A prequel to the Insidious horror films, Chapter 3 does not have as many scares as we have come to expect from the series, and has less of a clever connection with its predecessors than Chapter 2 had with the first film.
But Insidious: Chapter 3 still holds my attention. Its mandatory family in peril is rather likeable - it offers a transformation of sorts for psychic Elise, and gives us some well-timed and chuckle-worthy comic relief in the form of ghost-busting duo Specs (Leigh Whannell) and Tucker (Angus Sampson).
Whannell, a long-time collaborator with James Wan (Saw, 2004; The Conjuring, 2013), takes over the directing reins from him. Wan, who directed the first two Insidious films, makes a cameo appearance here.
The most obvious difference in Whannell's film, compared with Wan's, is that the near-constant sense of creeping terror you got while watching the first film - and quite a lot of the second, too - is only there in patches.
The Further, that land filled with the spirits of the dead, also looks different somehow, seeming less of a "place beyond" than it was in the earlier films: A cold and unsettling realm where all the inhabitants looked quite off-kilter. For the latest movie, it looks like a regular earthly setting, only lit differently.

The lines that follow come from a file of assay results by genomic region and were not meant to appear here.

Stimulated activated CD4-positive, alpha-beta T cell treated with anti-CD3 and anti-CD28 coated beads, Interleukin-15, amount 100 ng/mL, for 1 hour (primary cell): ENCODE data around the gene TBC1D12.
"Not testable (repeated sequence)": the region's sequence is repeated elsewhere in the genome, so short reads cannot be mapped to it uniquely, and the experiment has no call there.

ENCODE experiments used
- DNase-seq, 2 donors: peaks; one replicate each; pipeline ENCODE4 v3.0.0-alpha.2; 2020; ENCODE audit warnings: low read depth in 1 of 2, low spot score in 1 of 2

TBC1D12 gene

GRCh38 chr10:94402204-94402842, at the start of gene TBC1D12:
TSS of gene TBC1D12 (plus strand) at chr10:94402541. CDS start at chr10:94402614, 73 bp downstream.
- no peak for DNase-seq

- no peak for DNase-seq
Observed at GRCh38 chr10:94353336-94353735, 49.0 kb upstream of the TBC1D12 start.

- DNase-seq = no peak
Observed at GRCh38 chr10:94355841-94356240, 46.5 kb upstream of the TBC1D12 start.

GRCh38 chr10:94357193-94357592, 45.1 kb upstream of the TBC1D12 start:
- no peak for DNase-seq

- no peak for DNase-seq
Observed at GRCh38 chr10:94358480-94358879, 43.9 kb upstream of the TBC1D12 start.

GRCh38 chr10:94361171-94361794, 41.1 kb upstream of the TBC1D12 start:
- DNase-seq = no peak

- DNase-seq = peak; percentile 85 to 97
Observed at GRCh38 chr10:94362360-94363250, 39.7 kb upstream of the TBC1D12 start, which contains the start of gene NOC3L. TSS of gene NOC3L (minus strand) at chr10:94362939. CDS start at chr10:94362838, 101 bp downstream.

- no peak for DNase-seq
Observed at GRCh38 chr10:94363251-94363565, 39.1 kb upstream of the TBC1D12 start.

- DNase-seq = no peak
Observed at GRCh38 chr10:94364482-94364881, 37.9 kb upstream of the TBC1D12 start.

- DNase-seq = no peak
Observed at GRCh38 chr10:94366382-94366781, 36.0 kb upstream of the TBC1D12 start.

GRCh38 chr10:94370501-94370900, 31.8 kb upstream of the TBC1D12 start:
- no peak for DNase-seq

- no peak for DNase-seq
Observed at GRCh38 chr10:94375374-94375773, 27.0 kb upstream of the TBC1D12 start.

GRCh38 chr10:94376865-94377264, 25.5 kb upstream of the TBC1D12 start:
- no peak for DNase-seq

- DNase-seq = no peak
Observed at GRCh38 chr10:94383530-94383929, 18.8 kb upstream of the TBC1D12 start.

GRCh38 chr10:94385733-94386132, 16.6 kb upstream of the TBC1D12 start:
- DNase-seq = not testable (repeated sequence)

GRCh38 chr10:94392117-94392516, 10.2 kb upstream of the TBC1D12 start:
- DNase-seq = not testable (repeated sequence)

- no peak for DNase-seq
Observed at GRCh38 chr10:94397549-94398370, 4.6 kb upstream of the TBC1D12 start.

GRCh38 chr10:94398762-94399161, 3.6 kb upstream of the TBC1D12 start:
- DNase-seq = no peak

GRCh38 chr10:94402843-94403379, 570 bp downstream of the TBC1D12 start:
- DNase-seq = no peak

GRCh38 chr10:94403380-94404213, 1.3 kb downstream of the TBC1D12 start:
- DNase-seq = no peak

In Chapter 3, we find Elise living like something of a recluse after her husband's death. Quinn shows up to ask for help contacting her dead mother, but Elise declines for reasons that become clear later.
Quinn tries doing so on her own, only to attract the attention of a nasty spirit in her apartment building (because, you know, she would not listen to the psychic's warning) and soon, she is terrorised and stalked by the beastly thing.
While Whannell does not manage to keep the spooky atmosphere going consistently, he at least gets us to give a reason to like Quinn's family, the Brenners. They are a decent lot, far from television-perfect, struggling to stay together after their loss and each coping in their own way.
Dermot Mulroney's beleaguered dad is a good guy trying to be stoic for his kids' sake; the bratty kid brother (Tate Berney) is still good for a laugh or two; and Scott's Quinn makes a wholesome and appealing heroine with understandable intentions, even if she seems a little too helpless at times.
But it is really Shaye's film, and she gets to flesh out the character of Elise a little more, giving her a whole lot of self-doubt and showing that she was not always the fearless crusader of the earlier films.
Chapter 3 is best enjoyed by "completists", who really must watch every yarn that is spun in and around the Insidious "universe".
Casual viewers should find a few goosebump-raising moments here, but may find themselves wondering what this Further mumbo-jumbo is all about.